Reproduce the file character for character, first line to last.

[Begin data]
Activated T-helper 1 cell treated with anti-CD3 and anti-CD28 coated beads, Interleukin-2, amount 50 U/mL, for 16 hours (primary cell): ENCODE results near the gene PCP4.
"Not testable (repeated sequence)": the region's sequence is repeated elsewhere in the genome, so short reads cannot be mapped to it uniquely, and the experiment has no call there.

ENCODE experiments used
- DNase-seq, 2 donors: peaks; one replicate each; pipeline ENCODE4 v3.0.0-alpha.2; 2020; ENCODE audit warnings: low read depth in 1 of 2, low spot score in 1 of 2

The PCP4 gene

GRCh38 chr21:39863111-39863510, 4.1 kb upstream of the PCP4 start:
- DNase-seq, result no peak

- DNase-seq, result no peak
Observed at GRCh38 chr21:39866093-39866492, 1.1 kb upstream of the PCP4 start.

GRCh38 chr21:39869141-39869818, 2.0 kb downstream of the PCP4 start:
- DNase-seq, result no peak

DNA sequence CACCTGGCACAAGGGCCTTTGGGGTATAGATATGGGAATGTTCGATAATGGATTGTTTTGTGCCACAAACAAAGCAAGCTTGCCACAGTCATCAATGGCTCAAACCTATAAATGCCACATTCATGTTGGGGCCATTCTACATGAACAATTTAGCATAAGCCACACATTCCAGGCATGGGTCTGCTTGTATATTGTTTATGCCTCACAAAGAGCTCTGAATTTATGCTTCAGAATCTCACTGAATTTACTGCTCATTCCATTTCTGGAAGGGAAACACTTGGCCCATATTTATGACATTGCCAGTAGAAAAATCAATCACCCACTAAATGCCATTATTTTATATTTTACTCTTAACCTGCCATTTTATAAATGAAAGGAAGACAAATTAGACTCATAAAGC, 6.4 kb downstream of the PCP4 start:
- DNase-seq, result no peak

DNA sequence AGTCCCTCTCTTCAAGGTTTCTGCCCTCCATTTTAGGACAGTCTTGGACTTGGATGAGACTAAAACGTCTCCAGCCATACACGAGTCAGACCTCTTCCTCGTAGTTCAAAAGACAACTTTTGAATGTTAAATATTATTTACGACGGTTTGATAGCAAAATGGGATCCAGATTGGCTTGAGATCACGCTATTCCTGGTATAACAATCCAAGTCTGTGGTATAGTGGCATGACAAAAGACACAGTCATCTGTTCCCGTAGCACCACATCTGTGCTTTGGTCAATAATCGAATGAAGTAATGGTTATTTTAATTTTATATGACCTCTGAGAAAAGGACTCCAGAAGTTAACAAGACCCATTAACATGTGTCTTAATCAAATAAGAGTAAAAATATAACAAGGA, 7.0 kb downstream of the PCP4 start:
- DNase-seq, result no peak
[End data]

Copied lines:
Activated T-helper 1 cell treated with anti-CD3 and anti-CD28 coated beads, Interleukin-2, amount 50 U/mL, for 16 hours (primary cell): ENCODE results near the gene PCP4.
"Not testable (repeated sequence)": the region's sequence is repeated elsewhere in the genome, so short reads cannot be mapped to it uniquely, and the experiment has no call there.

ENCODE experiments used
- DNase-seq, 2 donors: peaks; one replicate each; pipeline ENCODE4 v3.0.0-alpha.2; 2020; ENCODE audit warnings: low read depth in 1 of 2, low spot score in 1 of 2

The PCP4 gene

GRCh38 chr21:39863111-39863510, 4.1 kb upstream of the PCP4 start:
- DNase-seq, result no peak

- DNase-seq, result no peak
Observed at GRCh38 chr21:39866093-39866492, 1.1 kb upstream of the PCP4 start.

GRCh38 chr21:39869141-39869818, 2.0 kb downstream of the PCP4 start:
- DNase-seq, result no peak

DNA sequence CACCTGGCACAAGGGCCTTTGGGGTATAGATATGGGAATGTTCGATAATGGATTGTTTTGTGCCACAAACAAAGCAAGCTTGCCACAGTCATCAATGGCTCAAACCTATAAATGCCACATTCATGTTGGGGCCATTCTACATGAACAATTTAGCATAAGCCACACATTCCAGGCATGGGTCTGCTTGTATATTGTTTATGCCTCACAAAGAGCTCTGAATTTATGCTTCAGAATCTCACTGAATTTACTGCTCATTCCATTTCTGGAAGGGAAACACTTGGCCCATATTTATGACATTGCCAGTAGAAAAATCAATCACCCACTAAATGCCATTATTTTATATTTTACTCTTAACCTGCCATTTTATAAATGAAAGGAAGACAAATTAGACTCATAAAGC, 6.4 kb downstream of the PCP4 start:
- DNase-seq, result no peak

DNA sequence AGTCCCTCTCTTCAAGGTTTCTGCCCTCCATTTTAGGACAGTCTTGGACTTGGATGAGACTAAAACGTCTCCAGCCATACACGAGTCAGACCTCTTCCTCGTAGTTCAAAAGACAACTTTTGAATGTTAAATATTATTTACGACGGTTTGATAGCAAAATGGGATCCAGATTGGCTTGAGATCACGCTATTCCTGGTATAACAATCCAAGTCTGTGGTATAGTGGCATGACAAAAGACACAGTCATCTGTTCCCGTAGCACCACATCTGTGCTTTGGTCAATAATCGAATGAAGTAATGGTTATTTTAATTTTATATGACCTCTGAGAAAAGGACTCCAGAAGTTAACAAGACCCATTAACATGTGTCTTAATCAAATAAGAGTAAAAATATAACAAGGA, 7.0 kb downstream of the PCP4 start:
- DNase-seq, result no peak